Cats love to play and when they are kittens, it is an important part of their development. It allows them to work on their physical coordination and also learn problem-solving skills. They learn to interact with others of their own species and while it may look rough, this is normal. The mock aggression between litter mates is their way of learning how to behave around other cats. However when this aggression is focused on a human, it can lead to problems and concerns.
Type of play
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Cats engage into two different types of play – one is solitary and the other is social. Solitary play involves playing with their toys and anything from skeins of wool to paper bags and boxes. Social play involves other cats, animals or people but when aimed at the latter, injuries can be incurred because cat scratches and bites can easily become infected and can be painful. This is not the aim of the cat, simply the natural by-product of the social play.
Sometimes true aggression does surface and knowing how to react to it when it does can stop a lot of problems. Cats can become aggressive when they are frightened by a sight, scent or sound, particularly when outdoors. Most of the time, cat aggression will be part of play but their body language can help you spot the difference. When a cat is playing, they will have their mouths half open and pounce or hop sideways with the back arched. It also tends to be without accompanying noises but when they are really angry, they will growl, spit and hiss.
Reducing rough play
If you feel their rough play is becoming a problem, then there are steps to take to help reduce it. Firstly, make sure they have access to plenty of different toys with small ones such as balls and fake mice being favourites. They can stalk and pounce on them while toys such as feathers on flexible rods are great to dangle around and let them chase.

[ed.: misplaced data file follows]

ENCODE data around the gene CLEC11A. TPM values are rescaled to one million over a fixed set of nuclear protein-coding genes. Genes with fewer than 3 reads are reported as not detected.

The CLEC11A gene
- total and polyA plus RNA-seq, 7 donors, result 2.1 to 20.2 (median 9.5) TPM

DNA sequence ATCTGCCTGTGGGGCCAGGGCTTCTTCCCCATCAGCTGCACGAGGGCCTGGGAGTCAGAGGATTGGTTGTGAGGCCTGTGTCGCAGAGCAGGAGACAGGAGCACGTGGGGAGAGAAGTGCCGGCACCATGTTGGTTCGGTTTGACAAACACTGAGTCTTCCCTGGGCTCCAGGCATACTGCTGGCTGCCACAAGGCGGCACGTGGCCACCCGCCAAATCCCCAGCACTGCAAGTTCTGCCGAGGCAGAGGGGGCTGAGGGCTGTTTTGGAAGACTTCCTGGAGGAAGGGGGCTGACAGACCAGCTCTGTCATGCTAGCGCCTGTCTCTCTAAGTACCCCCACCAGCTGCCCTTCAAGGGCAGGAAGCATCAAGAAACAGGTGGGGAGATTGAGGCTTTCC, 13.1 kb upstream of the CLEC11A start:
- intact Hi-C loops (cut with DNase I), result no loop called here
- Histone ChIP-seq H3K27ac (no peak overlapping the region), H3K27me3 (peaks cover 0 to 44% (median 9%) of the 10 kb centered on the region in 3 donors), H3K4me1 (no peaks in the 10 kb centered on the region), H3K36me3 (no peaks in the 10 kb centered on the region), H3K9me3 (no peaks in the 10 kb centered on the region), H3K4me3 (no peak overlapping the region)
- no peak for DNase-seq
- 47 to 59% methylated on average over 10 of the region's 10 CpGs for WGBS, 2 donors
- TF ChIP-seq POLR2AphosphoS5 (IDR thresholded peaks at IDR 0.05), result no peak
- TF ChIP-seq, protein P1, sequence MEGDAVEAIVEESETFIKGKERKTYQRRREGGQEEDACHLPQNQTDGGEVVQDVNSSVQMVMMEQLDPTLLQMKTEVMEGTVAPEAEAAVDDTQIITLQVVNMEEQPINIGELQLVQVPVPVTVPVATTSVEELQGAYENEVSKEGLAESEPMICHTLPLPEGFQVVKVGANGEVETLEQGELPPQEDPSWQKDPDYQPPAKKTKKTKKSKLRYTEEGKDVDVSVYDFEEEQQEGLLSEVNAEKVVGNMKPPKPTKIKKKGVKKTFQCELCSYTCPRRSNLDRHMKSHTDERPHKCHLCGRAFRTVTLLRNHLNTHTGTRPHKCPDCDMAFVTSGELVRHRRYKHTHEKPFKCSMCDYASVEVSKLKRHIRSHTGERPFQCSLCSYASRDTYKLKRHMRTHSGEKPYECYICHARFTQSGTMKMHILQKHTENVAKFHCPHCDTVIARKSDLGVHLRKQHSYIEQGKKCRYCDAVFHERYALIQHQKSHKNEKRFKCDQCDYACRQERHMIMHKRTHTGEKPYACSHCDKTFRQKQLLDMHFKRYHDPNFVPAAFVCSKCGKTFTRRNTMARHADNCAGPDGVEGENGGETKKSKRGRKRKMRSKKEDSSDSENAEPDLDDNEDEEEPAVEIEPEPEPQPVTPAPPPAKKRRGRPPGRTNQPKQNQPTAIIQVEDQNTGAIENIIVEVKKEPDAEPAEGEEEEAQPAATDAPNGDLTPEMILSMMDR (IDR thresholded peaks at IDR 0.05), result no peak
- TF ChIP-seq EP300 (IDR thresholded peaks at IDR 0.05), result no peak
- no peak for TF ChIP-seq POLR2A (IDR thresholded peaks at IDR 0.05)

Producing new items even if it a paper bag or box allows them to have something new to investigate and attack so they don't get bored with their toys.
Dedicate some time each day to play with your cat, at least ten minutes. During this time, don't encourage them to attack your hands or feet but direct their attention to a dangling toy or something you throw for them. If they get too rough, then have a time out – leave the room and stop playing but don't try to put them in another room as this could lead to more scratches and bites.
If you cat loves to ambush and scratch at your feet when you pass, carry a toy on a string in front of you so that their attention is drawn to the toy, not your feet.
Sometimes it can an idea to have more than one cat. By having a playmate for your kitten, they can use up their aggression on each other, rather than on you.
Never physically punish your cat for scratching or biting you as this can actually make them rougher and more aggressive, turning play into real anger.